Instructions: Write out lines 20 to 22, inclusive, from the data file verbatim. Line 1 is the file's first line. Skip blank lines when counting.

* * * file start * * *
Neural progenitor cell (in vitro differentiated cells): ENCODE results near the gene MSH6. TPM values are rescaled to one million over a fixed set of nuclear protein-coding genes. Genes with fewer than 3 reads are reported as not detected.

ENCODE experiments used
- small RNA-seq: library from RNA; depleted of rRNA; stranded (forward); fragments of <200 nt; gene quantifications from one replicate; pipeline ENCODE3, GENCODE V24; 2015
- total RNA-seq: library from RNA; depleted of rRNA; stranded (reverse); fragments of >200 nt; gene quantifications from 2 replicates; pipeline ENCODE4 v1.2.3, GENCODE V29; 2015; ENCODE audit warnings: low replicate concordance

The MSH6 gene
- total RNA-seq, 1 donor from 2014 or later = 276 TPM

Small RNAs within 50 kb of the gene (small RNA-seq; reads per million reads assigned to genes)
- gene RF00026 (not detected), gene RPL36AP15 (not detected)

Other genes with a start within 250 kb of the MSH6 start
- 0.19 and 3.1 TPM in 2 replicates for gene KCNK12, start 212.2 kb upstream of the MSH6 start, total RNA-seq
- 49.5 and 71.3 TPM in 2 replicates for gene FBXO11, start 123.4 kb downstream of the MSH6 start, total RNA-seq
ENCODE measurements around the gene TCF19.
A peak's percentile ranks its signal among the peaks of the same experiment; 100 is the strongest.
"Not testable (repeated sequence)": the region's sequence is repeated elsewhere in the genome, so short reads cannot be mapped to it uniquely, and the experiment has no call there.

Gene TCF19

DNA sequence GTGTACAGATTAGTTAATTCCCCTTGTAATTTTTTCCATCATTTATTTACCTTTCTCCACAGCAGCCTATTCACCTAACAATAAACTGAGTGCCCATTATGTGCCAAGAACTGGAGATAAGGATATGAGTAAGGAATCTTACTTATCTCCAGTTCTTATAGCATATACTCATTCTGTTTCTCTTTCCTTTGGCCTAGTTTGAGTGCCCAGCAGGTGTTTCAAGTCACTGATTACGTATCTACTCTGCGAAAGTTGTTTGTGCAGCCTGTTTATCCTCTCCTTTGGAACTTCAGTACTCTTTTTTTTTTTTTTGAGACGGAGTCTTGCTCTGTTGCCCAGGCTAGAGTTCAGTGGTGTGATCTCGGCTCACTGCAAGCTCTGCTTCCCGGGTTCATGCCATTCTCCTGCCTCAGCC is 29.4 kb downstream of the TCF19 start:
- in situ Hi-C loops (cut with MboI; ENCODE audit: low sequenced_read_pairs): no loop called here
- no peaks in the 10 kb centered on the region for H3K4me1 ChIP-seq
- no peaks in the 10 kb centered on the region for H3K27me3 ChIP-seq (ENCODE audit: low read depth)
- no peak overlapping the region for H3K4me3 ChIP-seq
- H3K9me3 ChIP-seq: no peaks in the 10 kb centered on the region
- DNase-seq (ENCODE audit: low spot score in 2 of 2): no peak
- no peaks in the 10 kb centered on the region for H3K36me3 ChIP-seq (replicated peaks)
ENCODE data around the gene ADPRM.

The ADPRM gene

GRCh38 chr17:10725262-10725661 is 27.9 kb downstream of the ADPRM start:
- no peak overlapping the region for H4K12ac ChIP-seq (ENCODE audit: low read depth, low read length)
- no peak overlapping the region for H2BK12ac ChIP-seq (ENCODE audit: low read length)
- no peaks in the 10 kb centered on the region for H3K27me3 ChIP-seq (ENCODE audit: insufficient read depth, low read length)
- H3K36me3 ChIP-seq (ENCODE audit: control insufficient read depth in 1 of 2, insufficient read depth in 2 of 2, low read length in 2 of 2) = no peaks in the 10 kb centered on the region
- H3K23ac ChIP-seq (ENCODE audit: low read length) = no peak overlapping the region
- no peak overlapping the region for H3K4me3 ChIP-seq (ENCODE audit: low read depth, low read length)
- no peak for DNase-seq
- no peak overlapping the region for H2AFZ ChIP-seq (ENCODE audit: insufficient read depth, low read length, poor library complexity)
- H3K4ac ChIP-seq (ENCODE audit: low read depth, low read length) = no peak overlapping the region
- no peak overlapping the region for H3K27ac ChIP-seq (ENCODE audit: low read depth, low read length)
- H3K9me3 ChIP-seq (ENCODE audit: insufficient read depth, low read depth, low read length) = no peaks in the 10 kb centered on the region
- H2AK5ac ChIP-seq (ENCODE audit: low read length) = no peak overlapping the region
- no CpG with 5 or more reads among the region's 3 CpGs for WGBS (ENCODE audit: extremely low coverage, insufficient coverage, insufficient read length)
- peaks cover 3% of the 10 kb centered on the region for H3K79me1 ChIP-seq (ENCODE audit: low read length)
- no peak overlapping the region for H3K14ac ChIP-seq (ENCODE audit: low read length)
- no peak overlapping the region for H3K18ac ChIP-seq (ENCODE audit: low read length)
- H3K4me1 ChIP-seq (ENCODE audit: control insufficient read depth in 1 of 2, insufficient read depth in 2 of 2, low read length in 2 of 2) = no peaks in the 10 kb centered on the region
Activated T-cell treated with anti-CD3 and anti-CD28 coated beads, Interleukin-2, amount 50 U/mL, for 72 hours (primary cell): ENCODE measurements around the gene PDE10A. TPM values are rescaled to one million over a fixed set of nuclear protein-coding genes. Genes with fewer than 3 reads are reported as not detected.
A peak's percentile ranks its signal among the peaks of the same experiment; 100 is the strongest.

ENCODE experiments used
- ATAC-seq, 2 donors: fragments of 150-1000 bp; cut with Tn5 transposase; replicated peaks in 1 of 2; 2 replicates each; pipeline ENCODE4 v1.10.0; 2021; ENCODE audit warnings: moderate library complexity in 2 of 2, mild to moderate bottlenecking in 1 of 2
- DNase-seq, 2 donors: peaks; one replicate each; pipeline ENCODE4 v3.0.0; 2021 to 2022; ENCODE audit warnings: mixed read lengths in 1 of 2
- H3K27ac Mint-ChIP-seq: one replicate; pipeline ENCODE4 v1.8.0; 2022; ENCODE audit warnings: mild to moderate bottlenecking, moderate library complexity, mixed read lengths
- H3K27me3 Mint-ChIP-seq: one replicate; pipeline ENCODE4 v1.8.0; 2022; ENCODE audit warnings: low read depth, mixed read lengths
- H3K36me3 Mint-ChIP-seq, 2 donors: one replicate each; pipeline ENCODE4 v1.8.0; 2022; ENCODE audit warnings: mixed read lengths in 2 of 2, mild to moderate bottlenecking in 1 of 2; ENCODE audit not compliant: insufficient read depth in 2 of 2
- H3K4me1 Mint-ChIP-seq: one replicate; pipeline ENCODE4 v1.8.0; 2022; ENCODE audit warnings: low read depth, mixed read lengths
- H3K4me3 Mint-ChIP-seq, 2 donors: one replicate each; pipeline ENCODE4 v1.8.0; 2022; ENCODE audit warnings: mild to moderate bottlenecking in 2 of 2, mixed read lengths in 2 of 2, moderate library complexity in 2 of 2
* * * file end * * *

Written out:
- no peak overlapping the region for H3K4me3 ChIP-seq
- H3K9me3 ChIP-seq: no peaks in the 10 kb centered on the region
- DNase-seq (ENCODE audit: low spot score in 2 of 2): no peak